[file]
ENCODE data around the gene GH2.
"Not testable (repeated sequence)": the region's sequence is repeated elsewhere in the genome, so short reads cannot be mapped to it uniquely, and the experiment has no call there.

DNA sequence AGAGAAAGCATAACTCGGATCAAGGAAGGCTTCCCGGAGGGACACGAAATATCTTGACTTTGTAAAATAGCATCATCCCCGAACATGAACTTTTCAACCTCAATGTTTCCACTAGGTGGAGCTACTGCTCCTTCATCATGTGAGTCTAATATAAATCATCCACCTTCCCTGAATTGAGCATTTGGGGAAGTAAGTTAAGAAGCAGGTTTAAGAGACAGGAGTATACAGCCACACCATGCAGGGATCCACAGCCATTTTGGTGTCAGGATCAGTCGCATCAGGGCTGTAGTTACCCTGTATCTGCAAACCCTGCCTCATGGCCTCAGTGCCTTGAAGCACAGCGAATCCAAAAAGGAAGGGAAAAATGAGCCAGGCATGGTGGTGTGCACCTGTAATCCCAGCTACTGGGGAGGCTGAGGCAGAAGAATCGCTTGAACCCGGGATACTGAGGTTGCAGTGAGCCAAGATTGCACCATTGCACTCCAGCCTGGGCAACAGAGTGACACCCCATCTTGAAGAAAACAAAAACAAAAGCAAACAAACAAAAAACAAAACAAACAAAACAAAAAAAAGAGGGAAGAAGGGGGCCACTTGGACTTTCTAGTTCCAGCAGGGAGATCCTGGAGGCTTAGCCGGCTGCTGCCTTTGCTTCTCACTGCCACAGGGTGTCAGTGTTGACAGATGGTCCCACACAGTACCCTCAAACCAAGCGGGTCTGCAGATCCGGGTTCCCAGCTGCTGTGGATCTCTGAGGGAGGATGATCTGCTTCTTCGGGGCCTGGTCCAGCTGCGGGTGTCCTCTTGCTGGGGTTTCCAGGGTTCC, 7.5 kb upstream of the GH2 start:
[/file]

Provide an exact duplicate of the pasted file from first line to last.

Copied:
ENCODE data around the gene GH2.
"Not testable (repeated sequence)": the region's sequence is repeated elsewhere in the genome, so short reads cannot be mapped to it uniquely, and the experiment has no call there.

DNA sequence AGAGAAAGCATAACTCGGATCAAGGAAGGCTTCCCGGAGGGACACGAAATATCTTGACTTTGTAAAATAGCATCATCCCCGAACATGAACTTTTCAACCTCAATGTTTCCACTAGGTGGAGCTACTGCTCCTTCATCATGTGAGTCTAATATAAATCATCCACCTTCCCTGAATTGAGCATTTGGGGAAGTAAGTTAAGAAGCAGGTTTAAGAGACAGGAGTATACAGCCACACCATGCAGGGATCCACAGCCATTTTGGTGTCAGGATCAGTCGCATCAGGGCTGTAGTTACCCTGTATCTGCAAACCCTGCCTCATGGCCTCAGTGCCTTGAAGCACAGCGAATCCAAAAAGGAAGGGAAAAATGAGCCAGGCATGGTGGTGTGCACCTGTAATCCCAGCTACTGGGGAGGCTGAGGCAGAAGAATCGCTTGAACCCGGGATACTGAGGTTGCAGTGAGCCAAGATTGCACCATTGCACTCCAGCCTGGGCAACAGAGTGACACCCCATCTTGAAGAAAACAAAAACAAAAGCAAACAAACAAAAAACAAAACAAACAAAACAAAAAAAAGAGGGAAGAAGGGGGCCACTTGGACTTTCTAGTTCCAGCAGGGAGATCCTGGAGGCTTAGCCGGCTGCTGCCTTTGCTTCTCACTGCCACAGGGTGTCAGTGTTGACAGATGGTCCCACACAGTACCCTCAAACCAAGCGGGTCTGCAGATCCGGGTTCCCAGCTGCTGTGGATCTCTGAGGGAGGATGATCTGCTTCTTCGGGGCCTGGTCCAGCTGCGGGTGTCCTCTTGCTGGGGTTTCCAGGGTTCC, 7.5 kb upstream of the GH2 start: